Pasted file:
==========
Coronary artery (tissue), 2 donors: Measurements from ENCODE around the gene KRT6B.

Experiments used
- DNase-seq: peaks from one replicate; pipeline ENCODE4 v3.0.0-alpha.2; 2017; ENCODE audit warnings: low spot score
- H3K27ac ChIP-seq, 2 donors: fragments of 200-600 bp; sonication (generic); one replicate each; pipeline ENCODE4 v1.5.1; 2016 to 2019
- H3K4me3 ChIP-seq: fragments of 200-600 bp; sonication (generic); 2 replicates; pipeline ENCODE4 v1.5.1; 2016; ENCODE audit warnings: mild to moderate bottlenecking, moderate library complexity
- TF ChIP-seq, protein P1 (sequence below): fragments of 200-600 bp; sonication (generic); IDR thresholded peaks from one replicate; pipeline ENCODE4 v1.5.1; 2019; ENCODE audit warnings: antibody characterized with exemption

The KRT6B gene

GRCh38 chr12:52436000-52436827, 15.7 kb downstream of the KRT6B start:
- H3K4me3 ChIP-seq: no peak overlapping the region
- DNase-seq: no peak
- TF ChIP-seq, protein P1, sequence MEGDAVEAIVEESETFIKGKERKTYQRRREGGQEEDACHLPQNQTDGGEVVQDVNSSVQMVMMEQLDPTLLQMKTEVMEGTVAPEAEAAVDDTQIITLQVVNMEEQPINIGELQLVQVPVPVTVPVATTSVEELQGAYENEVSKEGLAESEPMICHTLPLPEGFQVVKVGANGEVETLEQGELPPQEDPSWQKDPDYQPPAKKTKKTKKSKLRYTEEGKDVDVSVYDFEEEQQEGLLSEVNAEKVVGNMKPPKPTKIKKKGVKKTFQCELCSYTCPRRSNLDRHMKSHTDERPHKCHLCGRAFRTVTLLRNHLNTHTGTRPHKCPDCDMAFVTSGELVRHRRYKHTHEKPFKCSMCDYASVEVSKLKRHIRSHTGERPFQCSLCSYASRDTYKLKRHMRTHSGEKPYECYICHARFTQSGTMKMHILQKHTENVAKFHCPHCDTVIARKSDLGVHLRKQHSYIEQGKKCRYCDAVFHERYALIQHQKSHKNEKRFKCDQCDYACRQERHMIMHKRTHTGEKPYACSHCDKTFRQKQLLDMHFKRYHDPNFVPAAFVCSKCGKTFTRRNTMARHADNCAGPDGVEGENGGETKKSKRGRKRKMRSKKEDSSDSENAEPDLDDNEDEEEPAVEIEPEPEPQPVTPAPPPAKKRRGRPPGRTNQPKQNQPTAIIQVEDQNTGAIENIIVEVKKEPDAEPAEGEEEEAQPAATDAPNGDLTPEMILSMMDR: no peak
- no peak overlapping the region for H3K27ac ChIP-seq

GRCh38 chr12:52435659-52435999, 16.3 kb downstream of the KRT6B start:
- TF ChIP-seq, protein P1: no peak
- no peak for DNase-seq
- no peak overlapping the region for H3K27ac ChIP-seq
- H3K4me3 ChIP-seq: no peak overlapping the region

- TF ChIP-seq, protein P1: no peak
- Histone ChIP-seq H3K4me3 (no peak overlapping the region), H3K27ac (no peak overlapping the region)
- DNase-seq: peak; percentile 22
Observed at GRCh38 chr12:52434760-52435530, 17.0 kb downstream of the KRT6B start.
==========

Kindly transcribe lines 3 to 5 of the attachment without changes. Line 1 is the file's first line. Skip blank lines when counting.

- DNase-seq: peaks from one replicate; pipeline ENCODE4 v3.0.0-alpha.2; 2017; ENCODE audit warnings: low spot score
- H3K27ac ChIP-seq, 2 donors: fragments of 200-600 bp; sonication (generic); one replicate each; pipeline ENCODE4 v1.5.1; 2016 to 2019
- H3K4me3 ChIP-seq: fragments of 200-600 bp; sonication (generic); 2 replicates; pipeline ENCODE4 v1.5.1; 2016; ENCODE audit warnings: mild to moderate bottlenecking, moderate library complexity